Here is what I have planned… To start this puppy up again I am going to write about the worship service at Providence Church in Pensacola, FL, the Church where Uri Brito and I pastor.  Why do we do the things we do and what does it mean for the life of the world.   You can find a copy of our Order of Worship here:  Order of Worship August 28th 2011. It is a tri-fold so start reading in the right hand column and then flip over to continue. 

I believe this series will last a bunch of weeks with a couple posts per week.  Give it a read and let me know what you think.

God Bless,

al sends

At The Right Hand Of God…

…  Jesus Christ ascended.

The Church remembered Jesus’ Ascension on Thursday and many worshiped around this theme on Sunday.  I want to think about why this is such a good thing for the Church and this is me doing that thinking  – – out loud, if you will…

Jesus sat down at the ‘right hand’ of God upon his ascension. This is a position of a priest before God; in this case our High Priest, who is anointed by God for the work of intercession.  The right side  of the body is where work gets done, biblically speaking.  In  Ex. 29 and Lev. 8 the priest was anointed for service by the placing of blood on the right-hand side of his body.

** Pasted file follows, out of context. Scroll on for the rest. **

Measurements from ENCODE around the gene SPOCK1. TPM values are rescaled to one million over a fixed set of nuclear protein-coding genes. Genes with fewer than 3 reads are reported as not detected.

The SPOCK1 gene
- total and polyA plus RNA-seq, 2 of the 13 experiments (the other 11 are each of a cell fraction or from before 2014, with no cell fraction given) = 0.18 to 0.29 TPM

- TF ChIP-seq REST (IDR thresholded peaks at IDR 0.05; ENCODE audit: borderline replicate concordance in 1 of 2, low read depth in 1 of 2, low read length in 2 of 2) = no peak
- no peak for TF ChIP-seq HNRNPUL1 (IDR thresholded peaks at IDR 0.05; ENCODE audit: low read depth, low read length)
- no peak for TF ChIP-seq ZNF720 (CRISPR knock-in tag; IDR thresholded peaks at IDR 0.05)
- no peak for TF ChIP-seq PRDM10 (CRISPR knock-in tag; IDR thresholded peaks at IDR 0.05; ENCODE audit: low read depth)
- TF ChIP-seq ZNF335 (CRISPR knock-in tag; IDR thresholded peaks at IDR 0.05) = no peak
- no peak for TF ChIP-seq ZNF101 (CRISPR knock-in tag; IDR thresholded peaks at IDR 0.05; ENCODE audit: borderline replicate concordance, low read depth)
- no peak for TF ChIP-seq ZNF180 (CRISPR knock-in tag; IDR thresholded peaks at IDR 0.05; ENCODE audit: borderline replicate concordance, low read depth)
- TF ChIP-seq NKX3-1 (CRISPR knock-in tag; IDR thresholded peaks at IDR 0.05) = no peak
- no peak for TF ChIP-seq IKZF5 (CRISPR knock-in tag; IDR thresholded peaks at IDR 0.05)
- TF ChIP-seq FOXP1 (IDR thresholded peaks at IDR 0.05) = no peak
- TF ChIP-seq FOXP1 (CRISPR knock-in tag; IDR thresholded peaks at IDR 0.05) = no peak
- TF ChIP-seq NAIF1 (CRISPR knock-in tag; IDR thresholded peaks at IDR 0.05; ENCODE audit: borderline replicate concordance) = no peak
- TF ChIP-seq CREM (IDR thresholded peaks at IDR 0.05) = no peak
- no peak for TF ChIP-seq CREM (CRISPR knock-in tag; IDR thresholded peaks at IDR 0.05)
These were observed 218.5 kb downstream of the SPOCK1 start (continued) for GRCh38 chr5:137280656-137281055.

Leviticus 8:22 Then he presented the other ram, the ram of ordination, and Aaron and his sons laid their hands on the head of the ram. 23 And he killed it, and Moses took some of its blood and put it on the lobe of Aaron’s right ear and on the thumb of his right hand and on the big toe of his right foot.

So, Jesus is at God’s right hand making intercession for us (his head, hands and feet bloodied for service).   Always the right hand.  See the book Hebrews for Jesus’ place at the right hand of God as Priest.

In Leviticus chapter 14, God gives the priest direction for cleansing a leper for worship.

Lev 14:14-18

14 The priest shall take some of the blood of the trespass offering, and the priest shall put it on the tip of the right ear of him who is to be cleansed, on the thumb of his right hand, and on the big toe of his right foot. 15 And the priest shall take some of the log of oil, and pour it into the palm of his own left hand. 16 Then the priest shall dip his right finger in the oil that is in his left hand, and shall sprinkle some of the oil with his finger seven times before the Lord. 17 And of the rest of the oil in his hand, the priest shall put some on the tip of the right ear of him who is to be cleansed, on the thumb of his right hand, and on the big toe of his right foot, on the blood of the trespass offering. 18 The rest of the oil that is in the priest’s hand he shall put on the head of him who is to be cleansed. So the priest shall make atonement for him before the Lord.